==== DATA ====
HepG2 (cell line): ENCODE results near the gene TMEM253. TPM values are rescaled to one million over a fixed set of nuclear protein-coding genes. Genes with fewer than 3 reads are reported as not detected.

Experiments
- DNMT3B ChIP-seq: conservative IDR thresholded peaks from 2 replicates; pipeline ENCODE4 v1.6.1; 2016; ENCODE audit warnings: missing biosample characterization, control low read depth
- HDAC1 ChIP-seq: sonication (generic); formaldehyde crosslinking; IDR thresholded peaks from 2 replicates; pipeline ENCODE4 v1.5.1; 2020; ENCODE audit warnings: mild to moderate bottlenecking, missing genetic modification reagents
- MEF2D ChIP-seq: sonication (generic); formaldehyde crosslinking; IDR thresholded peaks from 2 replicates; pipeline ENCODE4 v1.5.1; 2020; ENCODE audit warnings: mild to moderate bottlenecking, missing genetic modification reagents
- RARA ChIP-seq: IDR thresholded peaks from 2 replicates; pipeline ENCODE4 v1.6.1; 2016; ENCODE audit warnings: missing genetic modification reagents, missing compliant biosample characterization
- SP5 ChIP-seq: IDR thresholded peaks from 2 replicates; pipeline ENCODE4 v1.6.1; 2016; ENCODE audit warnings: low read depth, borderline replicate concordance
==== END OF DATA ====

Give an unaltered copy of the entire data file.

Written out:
HepG2 (cell line): ENCODE results near the gene TMEM253. TPM values are rescaled to one million over a fixed set of nuclear protein-coding genes. Genes with fewer than 3 reads are reported as not detected.

Experiments
- DNMT3B ChIP-seq: conservative IDR thresholded peaks from 2 replicates; pipeline ENCODE4 v1.6.1; 2016; ENCODE audit warnings: missing biosample characterization, control low read depth
- HDAC1 ChIP-seq: sonication (generic); formaldehyde crosslinking; IDR thresholded peaks from 2 replicates; pipeline ENCODE4 v1.5.1; 2020; ENCODE audit warnings: mild to moderate bottlenecking, missing genetic modification reagents
- MEF2D ChIP-seq: sonication (generic); formaldehyde crosslinking; IDR thresholded peaks from 2 replicates; pipeline ENCODE4 v1.5.1; 2020; ENCODE audit warnings: mild to moderate bottlenecking, missing genetic modification reagents
- RARA ChIP-seq: IDR thresholded peaks from 2 replicates; pipeline ENCODE4 v1.6.1; 2016; ENCODE audit warnings: missing genetic modification reagents, missing compliant biosample characterization
- SP5 ChIP-seq: IDR thresholded peaks from 2 replicates; pipeline ENCODE4 v1.6.1; 2016; ENCODE audit warnings: low read depth, borderline replicate concordance